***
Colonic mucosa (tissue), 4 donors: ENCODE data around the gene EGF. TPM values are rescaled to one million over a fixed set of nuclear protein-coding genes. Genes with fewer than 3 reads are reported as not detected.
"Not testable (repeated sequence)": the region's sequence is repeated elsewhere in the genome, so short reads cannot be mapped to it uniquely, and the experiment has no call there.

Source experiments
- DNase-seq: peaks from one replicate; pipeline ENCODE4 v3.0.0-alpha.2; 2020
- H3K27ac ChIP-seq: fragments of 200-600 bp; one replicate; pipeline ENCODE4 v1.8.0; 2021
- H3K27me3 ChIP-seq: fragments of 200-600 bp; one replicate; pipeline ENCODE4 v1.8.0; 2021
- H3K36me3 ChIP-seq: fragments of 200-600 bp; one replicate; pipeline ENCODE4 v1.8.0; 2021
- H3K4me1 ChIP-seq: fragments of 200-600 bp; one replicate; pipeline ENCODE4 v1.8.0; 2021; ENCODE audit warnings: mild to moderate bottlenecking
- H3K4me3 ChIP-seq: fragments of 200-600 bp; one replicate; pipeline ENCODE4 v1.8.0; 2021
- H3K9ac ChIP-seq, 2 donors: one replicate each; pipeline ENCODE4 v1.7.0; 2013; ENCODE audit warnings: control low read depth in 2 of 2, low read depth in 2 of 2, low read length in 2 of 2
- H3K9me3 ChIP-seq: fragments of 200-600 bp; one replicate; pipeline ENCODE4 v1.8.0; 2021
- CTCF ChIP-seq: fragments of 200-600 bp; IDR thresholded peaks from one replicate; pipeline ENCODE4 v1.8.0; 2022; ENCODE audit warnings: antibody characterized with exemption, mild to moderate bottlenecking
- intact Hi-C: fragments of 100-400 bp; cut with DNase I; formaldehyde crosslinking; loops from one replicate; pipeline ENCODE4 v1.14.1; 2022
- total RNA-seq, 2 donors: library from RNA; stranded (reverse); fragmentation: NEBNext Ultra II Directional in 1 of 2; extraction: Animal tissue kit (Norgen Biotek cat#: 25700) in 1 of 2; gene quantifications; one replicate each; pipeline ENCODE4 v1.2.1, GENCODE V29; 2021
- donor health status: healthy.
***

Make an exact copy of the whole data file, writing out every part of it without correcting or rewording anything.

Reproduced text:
Colonic mucosa (tissue), 4 donors: ENCODE data around the gene EGF. TPM values are rescaled to one million over a fixed set of nuclear protein-coding genes. Genes with fewer than 3 reads are reported as not detected.
"Not testable (repeated sequence)": the region's sequence is repeated elsewhere in the genome, so short reads cannot be mapped to it uniquely, and the experiment has no call there.

Source experiments
- DNase-seq: peaks from one replicate; pipeline ENCODE4 v3.0.0-alpha.2; 2020
- H3K27ac ChIP-seq: fragments of 200-600 bp; one replicate; pipeline ENCODE4 v1.8.0; 2021
- H3K27me3 ChIP-seq: fragments of 200-600 bp; one replicate; pipeline ENCODE4 v1.8.0; 2021
- H3K36me3 ChIP-seq: fragments of 200-600 bp; one replicate; pipeline ENCODE4 v1.8.0; 2021
- H3K4me1 ChIP-seq: fragments of 200-600 bp; one replicate; pipeline ENCODE4 v1.8.0; 2021; ENCODE audit warnings: mild to moderate bottlenecking
- H3K4me3 ChIP-seq: fragments of 200-600 bp; one replicate; pipeline ENCODE4 v1.8.0; 2021
- H3K9ac ChIP-seq, 2 donors: one replicate each; pipeline ENCODE4 v1.7.0; 2013; ENCODE audit warnings: control low read depth in 2 of 2, low read depth in 2 of 2, low read length in 2 of 2
- H3K9me3 ChIP-seq: fragments of 200-600 bp; one replicate; pipeline ENCODE4 v1.8.0; 2021
- CTCF ChIP-seq: fragments of 200-600 bp; IDR thresholded peaks from one replicate; pipeline ENCODE4 v1.8.0; 2022; ENCODE audit warnings: antibody characterized with exemption, mild to moderate bottlenecking
- intact Hi-C: fragments of 100-400 bp; cut with DNase I; formaldehyde crosslinking; loops from one replicate; pipeline ENCODE4 v1.14.1; 2022
- total RNA-seq, 2 donors: library from RNA; stranded (reverse); fragmentation: NEBNext Ultra II Directional in 1 of 2; extraction: Animal tissue kit (Norgen Biotek cat#: 25700) in 1 of 2; gene quantifications; one replicate each; pipeline ENCODE4 v1.2.1, GENCODE V29; 2021
- donor health status: healthy.